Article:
17 Feb

Certainty and ignorance

Statue of John Knox

Although I write about and am engaged with politics these days, I haven’t always held much in the way of political opinions.  The impetus for beginning an interest in it came from one conversation too many in which I was left silent with no opinion to give.  As it seemed to me – and which I now know to be naïve – the people whose opinions I heard tended to carry their views with a certainty and conviction I rarely had about anything.  Not knowing the details of political circumstances, I concluded these people were better informed than I was, so I generally felt no reason to interject or disagree with them.

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24 Jun

Nationalism and prejudice

Nationalism

Speck of Sand

Above our nations’ selfish thoughts
There hangs a ceiling black and bright
A hundred million sparkling spots
Nature’s gifted humbling sight

Lost in blindness goes its grace
Its twinkling beauty left unseen
Through blood and tears we hide our face
And daily make our hands unclean

Only some can hear its voice
To stop the silent howls of hurt
And realise that we have a choice
In drawing lines with sticks in dirt

All this strife for wanted land
From humans’ greed and goodness’ lack
All to claim a speck of sand
Adrift amidst the ocean black

When a person studies history, they do so with a careful attention given to themes. The past teaches us about the present and about ourselves; it can show us to what degree our behaviour exists as a product of our culture and to what degree it exists independent of it. Through a thematic lens there is much to be discovered, but one theme in particular I am interested in is that of nationalism, and prejudice.

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21 Dec

Social apathy

Social apathy

Social apathy seems to have stricken developed countries. I don’t see it fit for me to criticise what others should be interested in, but if there’s something that, as a society, we should all collectively be interested in, it’s how our society is governed. This is a subject that ought to appeal to all people – from the selfless who care for those around them, to the selfish who care for themselves. From the two opposite ends of the spectrum, both Russell and Rand were interested in government, and so should all of us be. If we aren’t, we actively hand the reins to those who are, who will always use that power for the securement of their own interests – including preventing us from taking those reins back.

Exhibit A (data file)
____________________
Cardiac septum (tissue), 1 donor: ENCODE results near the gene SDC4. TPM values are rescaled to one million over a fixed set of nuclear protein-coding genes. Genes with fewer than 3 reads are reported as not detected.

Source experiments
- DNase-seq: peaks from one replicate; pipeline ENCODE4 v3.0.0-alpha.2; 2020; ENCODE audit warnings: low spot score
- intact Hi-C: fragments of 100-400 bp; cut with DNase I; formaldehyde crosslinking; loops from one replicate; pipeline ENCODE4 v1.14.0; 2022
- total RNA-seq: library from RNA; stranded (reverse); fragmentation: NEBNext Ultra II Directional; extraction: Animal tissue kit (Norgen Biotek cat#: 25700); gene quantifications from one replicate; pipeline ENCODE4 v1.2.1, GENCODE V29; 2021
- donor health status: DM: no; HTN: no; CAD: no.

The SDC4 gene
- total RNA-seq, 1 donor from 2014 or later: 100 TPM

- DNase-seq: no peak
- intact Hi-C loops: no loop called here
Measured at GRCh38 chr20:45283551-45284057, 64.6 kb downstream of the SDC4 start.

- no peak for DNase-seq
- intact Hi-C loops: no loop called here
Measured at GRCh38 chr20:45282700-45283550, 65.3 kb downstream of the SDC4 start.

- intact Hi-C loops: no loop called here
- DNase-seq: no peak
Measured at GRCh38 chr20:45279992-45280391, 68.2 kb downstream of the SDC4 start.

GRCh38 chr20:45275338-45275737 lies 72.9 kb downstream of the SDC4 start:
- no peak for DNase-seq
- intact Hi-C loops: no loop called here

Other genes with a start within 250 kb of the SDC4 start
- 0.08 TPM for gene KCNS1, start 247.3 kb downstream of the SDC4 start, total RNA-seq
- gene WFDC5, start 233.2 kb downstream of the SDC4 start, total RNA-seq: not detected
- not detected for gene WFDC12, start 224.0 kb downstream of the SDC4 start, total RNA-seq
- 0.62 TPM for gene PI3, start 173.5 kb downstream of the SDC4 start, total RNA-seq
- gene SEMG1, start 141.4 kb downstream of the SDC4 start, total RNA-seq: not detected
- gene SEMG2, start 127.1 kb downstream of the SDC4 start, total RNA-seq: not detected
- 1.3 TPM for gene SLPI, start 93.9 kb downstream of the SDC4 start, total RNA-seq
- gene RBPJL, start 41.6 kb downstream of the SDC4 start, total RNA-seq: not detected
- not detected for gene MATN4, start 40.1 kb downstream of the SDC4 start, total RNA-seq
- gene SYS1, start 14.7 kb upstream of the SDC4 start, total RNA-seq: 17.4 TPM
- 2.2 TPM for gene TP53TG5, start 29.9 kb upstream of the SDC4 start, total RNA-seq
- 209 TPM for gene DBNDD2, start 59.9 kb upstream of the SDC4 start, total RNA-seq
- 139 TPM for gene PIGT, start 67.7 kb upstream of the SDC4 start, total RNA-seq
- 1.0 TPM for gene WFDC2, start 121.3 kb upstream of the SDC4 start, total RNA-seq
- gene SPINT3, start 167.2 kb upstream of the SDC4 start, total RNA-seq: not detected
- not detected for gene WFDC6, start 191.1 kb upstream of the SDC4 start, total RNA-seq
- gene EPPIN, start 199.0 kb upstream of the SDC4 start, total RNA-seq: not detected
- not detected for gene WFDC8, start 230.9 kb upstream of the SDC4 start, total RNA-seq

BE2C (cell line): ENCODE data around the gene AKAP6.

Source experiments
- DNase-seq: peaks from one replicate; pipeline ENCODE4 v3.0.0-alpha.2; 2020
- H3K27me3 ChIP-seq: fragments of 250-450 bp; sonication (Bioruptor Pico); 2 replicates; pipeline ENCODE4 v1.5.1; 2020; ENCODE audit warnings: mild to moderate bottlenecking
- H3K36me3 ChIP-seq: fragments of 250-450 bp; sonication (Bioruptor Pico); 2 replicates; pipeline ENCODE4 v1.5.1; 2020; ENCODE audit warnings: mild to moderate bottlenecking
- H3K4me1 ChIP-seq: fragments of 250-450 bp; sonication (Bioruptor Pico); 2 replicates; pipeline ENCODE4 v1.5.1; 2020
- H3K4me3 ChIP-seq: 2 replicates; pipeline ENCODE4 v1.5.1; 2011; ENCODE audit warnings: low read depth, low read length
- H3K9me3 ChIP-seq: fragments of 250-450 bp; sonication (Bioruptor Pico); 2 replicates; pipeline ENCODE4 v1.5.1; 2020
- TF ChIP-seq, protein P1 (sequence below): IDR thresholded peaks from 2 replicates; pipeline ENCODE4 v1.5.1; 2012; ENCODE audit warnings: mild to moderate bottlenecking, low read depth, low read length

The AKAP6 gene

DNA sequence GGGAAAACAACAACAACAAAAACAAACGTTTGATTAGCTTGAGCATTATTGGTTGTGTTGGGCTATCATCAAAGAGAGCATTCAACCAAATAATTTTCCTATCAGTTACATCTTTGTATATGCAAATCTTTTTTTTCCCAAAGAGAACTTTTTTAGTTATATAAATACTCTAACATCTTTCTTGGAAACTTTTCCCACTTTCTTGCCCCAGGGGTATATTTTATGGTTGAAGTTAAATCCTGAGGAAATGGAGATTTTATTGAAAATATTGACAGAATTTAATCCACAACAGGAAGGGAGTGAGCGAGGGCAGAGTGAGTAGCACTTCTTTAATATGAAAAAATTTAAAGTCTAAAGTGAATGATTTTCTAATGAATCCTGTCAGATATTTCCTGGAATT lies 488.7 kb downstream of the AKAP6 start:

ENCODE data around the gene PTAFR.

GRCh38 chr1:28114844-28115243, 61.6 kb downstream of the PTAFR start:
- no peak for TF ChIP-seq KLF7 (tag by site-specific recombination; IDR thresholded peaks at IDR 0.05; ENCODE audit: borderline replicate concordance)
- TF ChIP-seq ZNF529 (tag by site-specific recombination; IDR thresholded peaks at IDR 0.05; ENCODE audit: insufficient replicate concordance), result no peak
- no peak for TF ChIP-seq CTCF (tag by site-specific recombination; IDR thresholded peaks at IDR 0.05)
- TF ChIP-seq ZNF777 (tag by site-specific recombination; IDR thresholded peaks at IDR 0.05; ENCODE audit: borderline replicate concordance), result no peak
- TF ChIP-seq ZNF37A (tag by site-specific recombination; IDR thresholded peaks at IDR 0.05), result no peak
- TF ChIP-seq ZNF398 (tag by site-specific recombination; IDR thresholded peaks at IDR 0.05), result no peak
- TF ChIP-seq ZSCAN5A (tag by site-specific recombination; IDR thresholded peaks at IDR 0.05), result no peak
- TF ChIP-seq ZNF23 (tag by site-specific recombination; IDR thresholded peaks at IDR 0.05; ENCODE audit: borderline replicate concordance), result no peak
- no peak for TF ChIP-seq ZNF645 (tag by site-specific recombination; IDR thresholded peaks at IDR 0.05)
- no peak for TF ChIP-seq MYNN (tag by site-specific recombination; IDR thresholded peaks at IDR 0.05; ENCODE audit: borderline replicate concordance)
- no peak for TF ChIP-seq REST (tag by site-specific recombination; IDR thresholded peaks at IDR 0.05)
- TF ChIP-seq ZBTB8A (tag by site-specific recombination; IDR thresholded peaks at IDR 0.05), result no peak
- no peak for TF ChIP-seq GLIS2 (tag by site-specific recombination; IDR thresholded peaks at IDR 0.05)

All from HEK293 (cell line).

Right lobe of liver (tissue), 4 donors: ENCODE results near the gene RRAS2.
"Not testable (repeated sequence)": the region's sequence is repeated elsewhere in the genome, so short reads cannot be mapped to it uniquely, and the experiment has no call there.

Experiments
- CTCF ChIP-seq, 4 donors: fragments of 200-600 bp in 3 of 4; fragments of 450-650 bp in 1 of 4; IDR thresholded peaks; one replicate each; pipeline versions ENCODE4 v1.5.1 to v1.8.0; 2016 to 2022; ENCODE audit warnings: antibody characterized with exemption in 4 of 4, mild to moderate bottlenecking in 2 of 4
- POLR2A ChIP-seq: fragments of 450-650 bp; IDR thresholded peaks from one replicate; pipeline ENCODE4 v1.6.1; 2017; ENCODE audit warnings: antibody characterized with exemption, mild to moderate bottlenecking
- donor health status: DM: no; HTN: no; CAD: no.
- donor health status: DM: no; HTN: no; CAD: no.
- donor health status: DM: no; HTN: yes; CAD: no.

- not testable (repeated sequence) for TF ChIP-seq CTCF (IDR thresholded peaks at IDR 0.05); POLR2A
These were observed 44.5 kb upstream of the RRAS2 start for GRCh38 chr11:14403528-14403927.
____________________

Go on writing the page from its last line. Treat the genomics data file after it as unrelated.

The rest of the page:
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09 Dec

The future of education

Education

To those with it, it can seem the most valuable thing in the world, but to those without it, it can often seem completely unnecessary.  I’m writing about education.  Currently in Britain, statistics record that only 50-60% of students achieve the 5 A*-C grades deemed necessary for continued education or basic employment outside of apprenticeships.1  Is it me, or is this statistic diabolical?  How is it that over 40% of all children leaving secondary schools are deemed unfit for basic employment or continued academic achievement – and this in the nation supposedly ranked 6th2 in the world for its quality of education?

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  1. The latest figures available were published October 2012 by the Department of Education:

    58.6 per cent achieved 5 or more GCSEs at grade A* to C or equivalent including English and mathematics GCSEs or iGCSEs, a decrease of 0.4 percentage points from 2010/11 (Table 1a, Chart 1).

    See DfE: GCSE and Equivalent Results (Provisional) and National Curriculum Teacher Assessments at Key Stage 3 in England, 2011/12, available here

  2. According to the recent study by the Pearson education firm, as reported by the BBC on 27 November 2012.